So on our recent trip to Chicago (did I mention it was St. Patrick’s weekend? Oy, what a weekend to be in Chicago. Beware of the puke), I dragged my poor, still under-the-weather hubby to Slurping Turtle for lunch. He managed to revive himself a bit though after a pint of beer, and once he dug into the food.
I loved this place from the moment I looked at the menu—it reminded me a lot of the Raku restaurant I had recently eaten at in Vegas, and I was happy to get to share it with hubby. The interior was very different (very white and modern and clean), but the menu similar. Slurping Turtle specializes in their noodle dishes, but also has a nice sampling of small plates to go alongside. They also do the grilled items on a bincho (or charcoal) grill. (Check out the chef/owner discussing the bincho and some of their other food here.)
There are a ton of good things to try on the bincho menu, but we wanted to get a little something off of all the parts of the menu, so we just had the beef ribeye ($5). It was served on a skewer (as are most of the bincho items) and covered in a teriyaki type sauce. It was outstanding. Even though it looked like one big piece of meat on the skewer, as you pulled it off, it was cut into bite-sized pieces that were just pushed together so they didn’t overcook (well, that is my assumption). So tender, but with the right amount of fat content to make it really rich and flavorful. The sauce was light, and didn’t overpower the meat at all. It was just slightly sweet and salty and exactly the perfect accompaniment. I would love to try some of the other grilled items if this one is any indication.
The next thing they brought us was the seared Big Eye tuna with avocado, cucumber and sweet onion dressing ($12). This was certainly a more generous portion than the beef was, and an easy thing to share (the same cannot be said for the beef—I shared it, but it wasn’t easy for me). There were 6 pieces of the very lightly seared tuna (which was seared with some sesame seeds as well) that were topped with slices of avocado, cucumber, onions and a few wonderful crispy garlic chips (we fought over those as well). I really liked the sweet onion dressing—it was slightly sweet, but also had the robust onion flavor and just the right amount of tanginess.
At this point hubby was rallying, and decided he wanted to add an item to the menu—the crispy oysters ($9). They were simply fried in a panko type bread crumb and were smokin’ hot, but honestly, I found them not very exciting especially with compared to the other items we ate—I wouldn’t get them again, but they weren’t bad—just kind of boring, even with the two sauces they served alongside (one was a mayo based ginger sauce and one a soy based slightly sweet sauce as I recall). The oysters just weren’t really juicy when you bit into them.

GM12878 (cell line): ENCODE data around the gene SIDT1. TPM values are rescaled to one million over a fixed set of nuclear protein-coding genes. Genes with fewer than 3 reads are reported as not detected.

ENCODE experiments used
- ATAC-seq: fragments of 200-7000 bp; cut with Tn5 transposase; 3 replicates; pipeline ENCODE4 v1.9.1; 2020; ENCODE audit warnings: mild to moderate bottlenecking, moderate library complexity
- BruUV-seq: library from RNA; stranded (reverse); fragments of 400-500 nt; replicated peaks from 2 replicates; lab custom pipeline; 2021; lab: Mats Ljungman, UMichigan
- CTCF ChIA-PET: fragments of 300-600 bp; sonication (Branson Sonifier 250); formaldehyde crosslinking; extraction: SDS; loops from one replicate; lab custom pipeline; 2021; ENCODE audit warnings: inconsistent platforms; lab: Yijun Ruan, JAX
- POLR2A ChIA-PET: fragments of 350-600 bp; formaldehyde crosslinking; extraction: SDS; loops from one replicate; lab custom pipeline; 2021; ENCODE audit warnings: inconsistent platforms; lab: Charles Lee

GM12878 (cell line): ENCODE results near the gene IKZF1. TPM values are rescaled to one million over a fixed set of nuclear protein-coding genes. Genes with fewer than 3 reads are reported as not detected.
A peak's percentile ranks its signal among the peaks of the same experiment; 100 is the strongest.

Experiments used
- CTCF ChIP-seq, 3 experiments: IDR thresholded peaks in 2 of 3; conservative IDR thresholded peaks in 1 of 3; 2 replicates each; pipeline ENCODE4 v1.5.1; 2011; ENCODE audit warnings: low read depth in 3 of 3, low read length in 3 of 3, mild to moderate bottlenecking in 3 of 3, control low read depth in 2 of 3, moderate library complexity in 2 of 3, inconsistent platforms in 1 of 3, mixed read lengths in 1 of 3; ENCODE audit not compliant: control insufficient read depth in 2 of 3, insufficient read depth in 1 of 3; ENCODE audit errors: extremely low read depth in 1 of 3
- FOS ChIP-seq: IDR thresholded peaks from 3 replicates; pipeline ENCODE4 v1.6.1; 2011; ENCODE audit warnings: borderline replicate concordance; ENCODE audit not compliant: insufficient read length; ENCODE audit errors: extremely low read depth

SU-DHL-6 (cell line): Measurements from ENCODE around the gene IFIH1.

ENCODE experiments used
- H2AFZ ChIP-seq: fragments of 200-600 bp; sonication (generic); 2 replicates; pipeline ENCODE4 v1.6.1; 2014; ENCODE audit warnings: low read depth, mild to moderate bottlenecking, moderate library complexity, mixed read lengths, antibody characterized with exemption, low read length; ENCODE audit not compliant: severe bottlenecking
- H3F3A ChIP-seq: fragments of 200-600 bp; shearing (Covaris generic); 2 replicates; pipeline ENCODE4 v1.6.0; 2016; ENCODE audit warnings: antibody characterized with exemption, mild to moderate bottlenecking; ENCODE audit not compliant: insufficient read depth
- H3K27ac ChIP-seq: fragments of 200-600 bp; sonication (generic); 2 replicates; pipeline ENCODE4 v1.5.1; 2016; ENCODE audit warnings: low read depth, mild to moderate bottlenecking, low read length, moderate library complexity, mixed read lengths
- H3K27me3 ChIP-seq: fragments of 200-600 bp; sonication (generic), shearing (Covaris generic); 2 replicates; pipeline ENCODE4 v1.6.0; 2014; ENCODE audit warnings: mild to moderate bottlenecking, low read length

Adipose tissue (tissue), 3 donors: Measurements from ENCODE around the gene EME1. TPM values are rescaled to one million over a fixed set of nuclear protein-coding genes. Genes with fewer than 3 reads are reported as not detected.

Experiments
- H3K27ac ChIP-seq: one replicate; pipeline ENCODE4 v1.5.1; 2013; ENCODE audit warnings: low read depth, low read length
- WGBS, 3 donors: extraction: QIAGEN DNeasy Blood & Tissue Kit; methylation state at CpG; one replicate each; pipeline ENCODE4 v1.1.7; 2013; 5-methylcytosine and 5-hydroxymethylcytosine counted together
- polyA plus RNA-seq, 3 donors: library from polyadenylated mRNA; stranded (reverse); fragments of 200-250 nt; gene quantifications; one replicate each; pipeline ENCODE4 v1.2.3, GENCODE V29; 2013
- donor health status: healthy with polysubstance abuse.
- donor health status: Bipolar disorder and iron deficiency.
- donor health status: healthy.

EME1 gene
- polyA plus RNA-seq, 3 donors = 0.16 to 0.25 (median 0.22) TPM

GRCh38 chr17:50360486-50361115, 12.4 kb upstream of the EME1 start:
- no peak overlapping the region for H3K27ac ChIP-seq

The last thing we got (of course we had to get some noodles) was the tonkotu noodles ($13)—they were egg noodles with a rich pork broth, a slice of braised pork shoulder, lightly pickled mustard greens, shitake mushrooms and random other things—like a snow pea and some green onions. Here’s what I really liked about it—the broth was tasty. I like the idea of a pork based broth—it was salty and had a nice rich flavor. I think pork just lends itself well to make this kind of broth richer than some other kinds of meats. The noodles were also really good in the broth, just giving a substance to the soup. I also really liked the way they cut the mushrooms into small slivers that were just the same thickness as the noodles. It made them really easy to eat with your chopsticks right with the noodles and added an additional earthy taste. I also liked the flavor of the greens, but I didn’t like the fact that they were all still in basically in their original head making them really hard to eat with chopsticks—at least for me. I had to sort of tug the leaves off and eat them. Also, the piece of pork was really dry and to me, not really worth eating on its own (hubby didn’t eat it either). But I am sure it added some more flavor, so I didn’t mind it, but I would have liked some more tender smaller pieces in there. But overall, the noodles were so tasty, I didn’t really mind.
We also had a plate of macaroons for dessert (3 for $5)—also a hot trend apparently, because they are on every menu everywhere we went as well. We had one sesame/chocolate, a soy/caramel and a yuzu (a Japanese citrus). The sesame chocolate was probably my favorite—I liked the slight smokiness in the sesame flavor—and as far as macaroons go, they were good, chewy outer cookie parts—but honestly I don’t think I am the best judge as I have decided I have never had one that really blew me away.All in all, I look forward to going back to the Slurping Turtle and trying some other things when hubby has more of an appetite. It would be a great place to go with a small group. I would like to try more of the grilled items and some of the dumpling type items as well. And I would think you probably can’t go wrong with the noodles—although the rice bowls are intriguing too.
And here’s hoping these type of noodle dishes start getting more popular in Indy—anyone have any good suggestions of where to find good noodles in Indy? I know H2O does noodle dishes sometimes that are really tasty, but they aren’t on the menu all the time.
116 West Hubbard Street
Chicago, IL 60654